That’s the reason why a lot of people employ buyer’s agents like the team at Metropole to help a little of that emotion out.

Agents are taught how to negotiate. They’re taught to read your emotions.

Most buyers don’t understand how to handle that properly.

One of the things I really don’t like is this concept of a Dutch auction where the agent pitches two or more potential purchases into making, I guess, what are blind bids.

That’s exactly the position we’re finding ourselves in as we speak.

I know you know that just before I got on the line with you we were negotiating with an agent who is saying, “Put in an offer,” but he won’t tell us what the other offers are.

One of the ways they’re doing that sometimes is saying, “That’s it. You have one chance, one bid in a sealed envelope.

They’re going to be opened up at 4:00 this afternoon, and the best bid wins.”

I think I’d rather be at an open auction where I can see what the other people are doing and the fact, Kevin, that there are other people. You don’t always know that, do you?

Kevin:  No you don’t, Michael. It’s a difficult situation. What do you do in that position?

You obviously have to put your best foot forward if you want it, but then as you said earlier you’ve got to be prepared to lose.

Michael:  Exactly right. I think when that situation occurs, you have to read the agent and see if it’s true.

You have to also make sure that he doesn’t use your offer to push somebody else higher.

That, again, is where it’s sometimes worth having a buyer’s agent on your side representing you, because sometimes they go backward and forward a number of times and other times they say, “No. Just once only.”

Then that’s the time when you actually do have to put your best offer forward, accepting the fact that if you got it at that price, you would be happy to accept it and if not you’ll go on.

Something else really interesting happened this weekend.

Can I share it with you?

Kevin:  Please.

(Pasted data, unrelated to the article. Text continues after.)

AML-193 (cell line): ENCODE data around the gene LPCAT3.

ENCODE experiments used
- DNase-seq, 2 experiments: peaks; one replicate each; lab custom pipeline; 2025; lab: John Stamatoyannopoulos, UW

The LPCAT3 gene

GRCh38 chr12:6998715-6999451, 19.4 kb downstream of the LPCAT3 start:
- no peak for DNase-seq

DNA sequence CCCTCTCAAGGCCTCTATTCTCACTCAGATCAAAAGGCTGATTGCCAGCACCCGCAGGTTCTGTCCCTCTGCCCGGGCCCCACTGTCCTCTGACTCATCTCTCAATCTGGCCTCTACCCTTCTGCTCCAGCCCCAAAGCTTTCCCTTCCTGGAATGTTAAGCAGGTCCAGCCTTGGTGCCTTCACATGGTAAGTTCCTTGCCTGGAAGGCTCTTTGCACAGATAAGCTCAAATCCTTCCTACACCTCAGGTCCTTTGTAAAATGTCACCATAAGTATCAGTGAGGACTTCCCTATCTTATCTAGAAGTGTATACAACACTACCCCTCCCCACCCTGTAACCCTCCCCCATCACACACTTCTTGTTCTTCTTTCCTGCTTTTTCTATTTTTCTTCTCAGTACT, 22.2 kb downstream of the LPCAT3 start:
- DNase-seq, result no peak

Michael:  One of our buyer’s agents was looking at a property, and he knows the selling agent was asking somebody to get it on the market before auction during that marketing campaign.

Interestingly, he got an SMS – which I assume all the other people interested got – saying, “The property is now on the market.

We’re prepared to sell before auction, and the offer we received was…” and they actually even disclosed it.

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We were really happy we weren’t in the position that we were the ones who made it. I thought that was very wrong.

Kevin:  That seems very unprofessional, I would have thought, Michael.

Michael:  That’s the way we felt, as well, and we’re happy that we weren’t the ones who were called out that way.

I bet the person who made the offer didn’t know that they were being used to get us to make a higher offer.

How would they feel if they found out?

Kevin:  They would feel terrible. As we can see there, Michael, there is certainly a lot of emotion involved.

It’s always best if you negotiating to get someone on your side.

Think about using a buyer’s agent – people like Metropole Property Strategists.

My guest has been Michael Yardney from that wonderful organization. Michael, thanks again for your time.

Michael:  My pleasure, Kevin.